The slumping of the global financial crisis and real estate set off extensive risk-aversion among investors. By the time the worst of the crisis was over, investors and managers were tasked to vigilantly reappraise risks and revisit performance expectations of every asset class to be able to re-establish investment portfolios.
A mixed-asset investment portfolio can gain a lot from private real estate. Carefully selected portfolios have brought striking investment performance over long-term holding periods, thus, giving towering returns that have plunged between those of bonds and equities in the long term (1978-2010).
Private real estate returns have even outshined the performances of S&P 500, the Dow Jones Industrial Average, the Russell 2000, and the Barclays Capital Government Bond Indices over the past 10 and 15 years. Also, private real estate has brought soaring and stable annual income returns ever since. For the period 2000-2010, it has delivered 6.9% average annual income returns and for the period 1978-2010, 7.7%.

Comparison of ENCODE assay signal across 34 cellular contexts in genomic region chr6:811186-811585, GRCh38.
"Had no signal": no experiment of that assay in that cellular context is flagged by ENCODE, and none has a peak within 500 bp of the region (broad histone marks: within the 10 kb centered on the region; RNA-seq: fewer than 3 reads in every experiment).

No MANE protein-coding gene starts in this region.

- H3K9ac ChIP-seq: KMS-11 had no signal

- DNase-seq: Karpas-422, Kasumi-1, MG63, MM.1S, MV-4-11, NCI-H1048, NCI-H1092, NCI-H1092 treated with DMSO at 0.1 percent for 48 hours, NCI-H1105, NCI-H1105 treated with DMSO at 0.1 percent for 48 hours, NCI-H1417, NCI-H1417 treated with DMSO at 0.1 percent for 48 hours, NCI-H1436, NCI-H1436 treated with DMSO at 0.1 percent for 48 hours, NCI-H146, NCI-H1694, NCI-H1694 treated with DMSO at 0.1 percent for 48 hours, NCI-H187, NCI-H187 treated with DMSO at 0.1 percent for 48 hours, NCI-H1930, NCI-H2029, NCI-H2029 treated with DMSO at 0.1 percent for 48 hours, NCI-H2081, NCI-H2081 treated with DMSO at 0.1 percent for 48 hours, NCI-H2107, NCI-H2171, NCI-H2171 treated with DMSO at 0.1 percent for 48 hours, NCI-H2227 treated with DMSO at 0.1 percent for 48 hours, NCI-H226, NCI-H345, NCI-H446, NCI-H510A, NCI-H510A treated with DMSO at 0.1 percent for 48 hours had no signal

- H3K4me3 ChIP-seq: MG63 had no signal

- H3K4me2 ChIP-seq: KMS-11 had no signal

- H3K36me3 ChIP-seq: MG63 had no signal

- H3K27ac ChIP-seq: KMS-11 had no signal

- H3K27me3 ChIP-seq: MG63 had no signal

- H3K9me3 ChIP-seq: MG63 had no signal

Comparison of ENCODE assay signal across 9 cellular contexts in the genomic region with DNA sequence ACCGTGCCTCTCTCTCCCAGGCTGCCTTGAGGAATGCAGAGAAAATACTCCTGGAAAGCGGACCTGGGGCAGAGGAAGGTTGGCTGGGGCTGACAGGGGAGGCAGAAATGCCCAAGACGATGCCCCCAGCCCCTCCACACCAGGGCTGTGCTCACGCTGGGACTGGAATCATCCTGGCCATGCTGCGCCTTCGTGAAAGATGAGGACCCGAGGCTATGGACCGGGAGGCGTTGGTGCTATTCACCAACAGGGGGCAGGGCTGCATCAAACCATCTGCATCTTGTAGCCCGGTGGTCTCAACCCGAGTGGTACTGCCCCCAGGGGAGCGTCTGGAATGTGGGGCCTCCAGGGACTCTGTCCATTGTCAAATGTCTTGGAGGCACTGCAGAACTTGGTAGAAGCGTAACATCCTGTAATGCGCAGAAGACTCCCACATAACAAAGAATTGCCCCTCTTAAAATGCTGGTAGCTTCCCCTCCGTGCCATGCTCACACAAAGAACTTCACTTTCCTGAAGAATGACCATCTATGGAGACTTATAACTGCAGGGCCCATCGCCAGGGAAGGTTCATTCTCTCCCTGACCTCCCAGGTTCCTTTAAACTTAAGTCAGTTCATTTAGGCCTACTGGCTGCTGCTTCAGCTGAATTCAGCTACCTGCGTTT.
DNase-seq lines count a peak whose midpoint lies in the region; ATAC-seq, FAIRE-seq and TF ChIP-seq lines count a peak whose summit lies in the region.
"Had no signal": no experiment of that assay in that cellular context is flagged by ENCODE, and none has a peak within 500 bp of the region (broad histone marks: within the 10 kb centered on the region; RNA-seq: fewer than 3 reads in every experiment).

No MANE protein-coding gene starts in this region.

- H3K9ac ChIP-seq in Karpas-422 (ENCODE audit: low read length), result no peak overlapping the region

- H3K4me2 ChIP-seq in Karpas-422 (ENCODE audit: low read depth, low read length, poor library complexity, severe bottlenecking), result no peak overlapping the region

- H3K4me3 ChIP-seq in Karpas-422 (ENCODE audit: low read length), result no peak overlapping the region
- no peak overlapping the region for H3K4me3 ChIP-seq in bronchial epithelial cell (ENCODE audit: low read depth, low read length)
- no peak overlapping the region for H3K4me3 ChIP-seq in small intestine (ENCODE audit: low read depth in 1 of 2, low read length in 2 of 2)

Private real estate has reflected relatively low volatility. It also has attained among the highest risk-adjusted returns among the foremost asset classes over the past 30 years (1978-2010). This means that for every unit of risk, it is projected that private real estate has given higher returns compared to stocks and public real estate, and has harmonized the bond index.
Private real estate returns with returns of bonds, equities and public REITs’ low or negative correlations imply that it can be a helpful diversifier, and in effect, precipitating volatility of portfolio returns and improved returns for a particular risk level. Experts consider this as particularly essential in a gradually erratic global economy.
The nation is going through the early stages of a cyclical recovery. The persisting of private real estate’s long-term benefits, which will benefit investors across the risk-return spectrum, is projected.